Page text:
Thursday, March 15, 2018

County Health Rankings show movement among some counties; rankings are blunt instruments meant to spur local action

By Melissa Patrick
Kentucky Health News

The latest County Health Rankings report for Kentucky shows little change among the top and bottom quarters of the standings, but a good deal of movement among counties in the middle -- in both directions.

The rankings look at health outcomes, gauged by life expectancy and measures of quality of life; and health factors, such as access to physicians and areas to exercise, tobacco use, children living in poverty, violent crime, long commutes and other environmental factors.

The rankings compare a state's counties against each other without comparison to national data, so when one county moves up, another moves down.

In health outcomes, 18 of the state's 120 counties moved up at least 10 notches since last year, and another 18 moved down by at least 10 slots. In health factors, about 10 counties improved at least 10 notches and 11 dropped by at least 10.

Most counties showed some shift in the rankings, but the differences may be so small they they are statistically insignificant. So, the University of Wisconsin Population Health Institute emphasizes a county's quarter (statistically, a "quartile" of 30 counties) as the best overall indicator of its health status. The rankings should be viewed more as a general categorization of a county's health status than to make specific comparisons with counties that are relatively close in the rankings.

The bottom quartile for both health outcomes and factors continues to be almost entirely Appalachian counties, with the only exceptions being Fulton County, in the Mississippi Delta at the state's western tip, which falls into the bottom quartile for both measures. In northern Kentucky, Bracken County was in the bottom quartile for outcomes, and Carroll County was in the bottom for health factors.

Oldham and Boone, two of Kentucky's wealthiest counties, continue to be the top two for health outcomes, as they have been since the rankings began in 2011. No. 3 Shelby County, which borders Oldham, has been in the top five since 2013. Adjoining Spencer County is ranked fourth. It adjoins Bullitt County, which ranked fifth. All of these counties are either in or near major metropolitan areas, which typically have better access to medical care as well as higher incomes.

Bullitt has shown considerable improvement recently. It jumped to sixth in outcomes 2016, from 27th in 2015, and was in the top 10 last year.

Breathitt, Wolfe and Owsley counties, in that order, have been the bottom three in outcomes for the past three years. Leslie and Perry counties make up the rest of the bottom five this year. All are in the East Kentucky Coalfield.

Oldham and Boone are also the top two counties in health factors, and have been since 2015. They have been in the top five since 2011. Woodford, Campbell and Spencer are currently ranked third, fourth and fifth, respectively.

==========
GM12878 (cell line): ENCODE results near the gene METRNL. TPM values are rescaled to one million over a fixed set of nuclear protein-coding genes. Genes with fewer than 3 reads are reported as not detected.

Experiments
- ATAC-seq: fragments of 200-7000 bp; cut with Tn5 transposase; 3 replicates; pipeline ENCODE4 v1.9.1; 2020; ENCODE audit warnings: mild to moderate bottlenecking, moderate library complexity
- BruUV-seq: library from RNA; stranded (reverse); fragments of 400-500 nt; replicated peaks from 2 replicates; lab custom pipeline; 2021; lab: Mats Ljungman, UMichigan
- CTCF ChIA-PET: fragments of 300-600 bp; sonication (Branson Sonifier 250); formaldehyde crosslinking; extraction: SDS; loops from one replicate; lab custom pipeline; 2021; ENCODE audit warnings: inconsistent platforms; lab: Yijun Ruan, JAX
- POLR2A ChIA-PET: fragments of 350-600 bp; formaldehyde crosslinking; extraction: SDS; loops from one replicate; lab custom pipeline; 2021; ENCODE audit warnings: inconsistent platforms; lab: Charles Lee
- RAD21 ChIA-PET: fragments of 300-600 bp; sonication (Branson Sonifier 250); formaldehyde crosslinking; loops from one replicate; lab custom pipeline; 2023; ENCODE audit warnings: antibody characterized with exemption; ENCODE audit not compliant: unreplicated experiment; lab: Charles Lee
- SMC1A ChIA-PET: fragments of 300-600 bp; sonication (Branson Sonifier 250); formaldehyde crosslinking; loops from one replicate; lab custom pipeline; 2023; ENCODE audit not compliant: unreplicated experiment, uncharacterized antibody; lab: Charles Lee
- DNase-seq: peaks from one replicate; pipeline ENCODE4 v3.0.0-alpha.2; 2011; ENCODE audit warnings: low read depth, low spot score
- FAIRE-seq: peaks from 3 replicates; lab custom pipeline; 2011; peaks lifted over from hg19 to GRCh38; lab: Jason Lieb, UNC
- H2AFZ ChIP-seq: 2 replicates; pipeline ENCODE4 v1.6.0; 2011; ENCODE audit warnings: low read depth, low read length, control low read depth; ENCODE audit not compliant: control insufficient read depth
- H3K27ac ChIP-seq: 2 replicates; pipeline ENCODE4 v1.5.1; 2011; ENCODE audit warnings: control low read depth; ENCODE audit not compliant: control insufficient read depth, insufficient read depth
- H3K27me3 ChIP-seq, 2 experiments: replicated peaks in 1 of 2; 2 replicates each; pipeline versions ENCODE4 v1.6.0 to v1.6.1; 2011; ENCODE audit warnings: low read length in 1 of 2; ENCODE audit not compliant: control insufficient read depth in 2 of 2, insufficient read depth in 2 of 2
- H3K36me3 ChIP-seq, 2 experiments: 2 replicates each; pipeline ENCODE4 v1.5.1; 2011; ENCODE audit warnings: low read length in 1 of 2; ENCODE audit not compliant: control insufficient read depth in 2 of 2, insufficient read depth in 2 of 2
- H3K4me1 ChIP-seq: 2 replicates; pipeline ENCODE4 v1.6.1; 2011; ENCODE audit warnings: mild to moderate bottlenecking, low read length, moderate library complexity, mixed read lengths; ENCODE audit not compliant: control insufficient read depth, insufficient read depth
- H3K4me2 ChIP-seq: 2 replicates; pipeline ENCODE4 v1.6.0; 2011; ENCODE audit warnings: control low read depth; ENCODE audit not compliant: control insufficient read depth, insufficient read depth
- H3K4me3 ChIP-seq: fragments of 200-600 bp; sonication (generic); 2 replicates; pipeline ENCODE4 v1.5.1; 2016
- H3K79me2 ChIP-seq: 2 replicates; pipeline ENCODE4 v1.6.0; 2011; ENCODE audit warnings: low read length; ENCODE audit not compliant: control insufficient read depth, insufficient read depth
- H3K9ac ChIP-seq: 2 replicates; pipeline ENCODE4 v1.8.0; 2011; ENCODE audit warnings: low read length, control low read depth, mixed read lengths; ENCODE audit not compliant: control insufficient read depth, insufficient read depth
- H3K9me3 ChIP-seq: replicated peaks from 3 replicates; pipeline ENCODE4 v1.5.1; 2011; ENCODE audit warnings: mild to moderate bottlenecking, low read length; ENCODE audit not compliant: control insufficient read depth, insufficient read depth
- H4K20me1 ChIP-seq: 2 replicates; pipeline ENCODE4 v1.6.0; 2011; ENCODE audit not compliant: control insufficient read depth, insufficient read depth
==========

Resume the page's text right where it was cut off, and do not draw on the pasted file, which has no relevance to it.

The bottom five counties for health factors are Clay, Harlan, Knox, Leslie and McCreary, all in the eastern coalfield.

A few counties show big changes

Since 2011, some counties have seen big improvements in their rankings, while others have declined and others seem to bounce back and forth, perhaps because they are small and thus more likely to have their rankings changed from year to year.

Hickman is an example of how a county's rankings can fluctuate, and why it's important to look at multi-year trends. Last year, the Mississippi River county ranked 23rd in outcomes, up 53 spots from the initial 2011 report -- but it fell 20 notches this year, to 43rd. Its health-factor ranking also fell 20 places, to 57th, after improving to 23rd in 2016.

Henderson County also saw a surge of improvement in both of last year's rankings, only to drop back to some of its lowest rankings in outcomes and factors this year. The northwestern county dropped 31 outcome spots, to 70th from 39th last year, and 15 factor spots, to 55th from last year's 40th.

One of this year's success stories is Garrard County, which saw a 25-notch jump in outcomes, moving to 39th from 64th last year -- its worst ranking for this measure since the rankings began. The southern Bluegrass county also saw an improvement in its health-factor ranking, to 38th from 54th last year. It had ranked between 51st and 65th in health factors since 2013.

Christian County improved 22 notches in factors and and 18 places in outcomes over last year.

Bracken saw the greatest drop in health outcomes this year, falling 43 notches to 98th from last year's 55th. Nevertheless, it showed an improvement of 10 notches in the health-factor ranking, to 33rd.

Metcalfe County dropped 30 notches in outcomes, and 18 places in factors; Webster dropped 24 spots in outcomes and 13 spots in factors.

The report charges Kentucky counties to take this data and turn it into action, and offers specific strategies to do so on its What Works for Health website. Some of the suggestions include ways to invest in education, ways to improve employment along with improved family and social supports, ways to increase access to comprehensive sex education in both schools and communities and ways to increase social connections in communities.

The report also reminds counties to look at the health outcomes and health factors in their communities related to the racial and ethnic backgrounds of their residents, noting that these numbers are often masked when we only look at the differences based on place. For example, the report notes that 14 percent of babies born to black mothers in Kentucky are born with a low birthweight, compared to 8 percent of babies born to white mothers or 7 percent born to Hispanic mothers.

Click here to view an interactive map of your county's rankings, with details for each measurement.

No comments:

Post a Comment